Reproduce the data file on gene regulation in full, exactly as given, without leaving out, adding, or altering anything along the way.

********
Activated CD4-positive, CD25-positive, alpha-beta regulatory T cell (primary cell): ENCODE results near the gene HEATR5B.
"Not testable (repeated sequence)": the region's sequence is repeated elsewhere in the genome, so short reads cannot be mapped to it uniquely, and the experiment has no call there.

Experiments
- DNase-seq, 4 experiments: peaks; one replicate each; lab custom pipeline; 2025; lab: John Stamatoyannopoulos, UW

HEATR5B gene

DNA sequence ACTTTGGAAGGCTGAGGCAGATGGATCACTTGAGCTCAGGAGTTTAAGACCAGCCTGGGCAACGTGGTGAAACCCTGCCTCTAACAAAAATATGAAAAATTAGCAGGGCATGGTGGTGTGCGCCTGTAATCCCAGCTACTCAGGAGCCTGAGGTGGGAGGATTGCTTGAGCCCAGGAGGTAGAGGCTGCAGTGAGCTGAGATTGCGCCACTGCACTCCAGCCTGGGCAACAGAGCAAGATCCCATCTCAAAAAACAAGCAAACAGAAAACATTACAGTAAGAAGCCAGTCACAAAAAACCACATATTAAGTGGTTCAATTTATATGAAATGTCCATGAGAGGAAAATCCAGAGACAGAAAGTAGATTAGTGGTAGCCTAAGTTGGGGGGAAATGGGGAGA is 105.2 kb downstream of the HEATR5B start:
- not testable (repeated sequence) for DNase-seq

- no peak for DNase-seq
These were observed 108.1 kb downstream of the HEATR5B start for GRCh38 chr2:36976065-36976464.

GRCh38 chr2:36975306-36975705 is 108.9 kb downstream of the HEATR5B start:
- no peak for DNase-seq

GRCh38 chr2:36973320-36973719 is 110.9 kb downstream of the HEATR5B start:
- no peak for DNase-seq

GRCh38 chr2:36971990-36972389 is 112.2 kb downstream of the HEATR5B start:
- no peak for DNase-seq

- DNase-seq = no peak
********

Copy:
Activated CD4-positive, CD25-positive, alpha-beta regulatory T cell (primary cell): ENCODE results near the gene HEATR5B.
"Not testable (repeated sequence)": the region's sequence is repeated elsewhere in the genome, so short reads cannot be mapped to it uniquely, and the experiment has no call there.

Experiments
- DNase-seq, 4 experiments: peaks; one replicate each; lab custom pipeline; 2025; lab: John Stamatoyannopoulos, UW

HEATR5B gene

DNA sequence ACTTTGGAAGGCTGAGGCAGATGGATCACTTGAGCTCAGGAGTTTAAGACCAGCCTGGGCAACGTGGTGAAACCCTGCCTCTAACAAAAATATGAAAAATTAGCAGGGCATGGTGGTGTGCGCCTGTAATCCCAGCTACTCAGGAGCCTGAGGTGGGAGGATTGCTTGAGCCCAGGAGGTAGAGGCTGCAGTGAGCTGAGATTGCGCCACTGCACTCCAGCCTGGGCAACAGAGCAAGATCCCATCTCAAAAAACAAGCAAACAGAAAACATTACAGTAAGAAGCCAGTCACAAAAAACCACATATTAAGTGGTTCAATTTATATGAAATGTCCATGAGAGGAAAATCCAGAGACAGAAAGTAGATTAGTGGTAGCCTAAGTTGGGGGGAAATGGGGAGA is 105.2 kb downstream of the HEATR5B start:
- not testable (repeated sequence) for DNase-seq

- no peak for DNase-seq
These were observed 108.1 kb downstream of the HEATR5B start for GRCh38 chr2:36976065-36976464.

GRCh38 chr2:36975306-36975705 is 108.9 kb downstream of the HEATR5B start:
- no peak for DNase-seq

GRCh38 chr2:36973320-36973719 is 110.9 kb downstream of the HEATR5B start:
- no peak for DNase-seq

GRCh38 chr2:36971990-36972389 is 112.2 kb downstream of the HEATR5B start:
- no peak for DNase-seq

- DNase-seq = no peak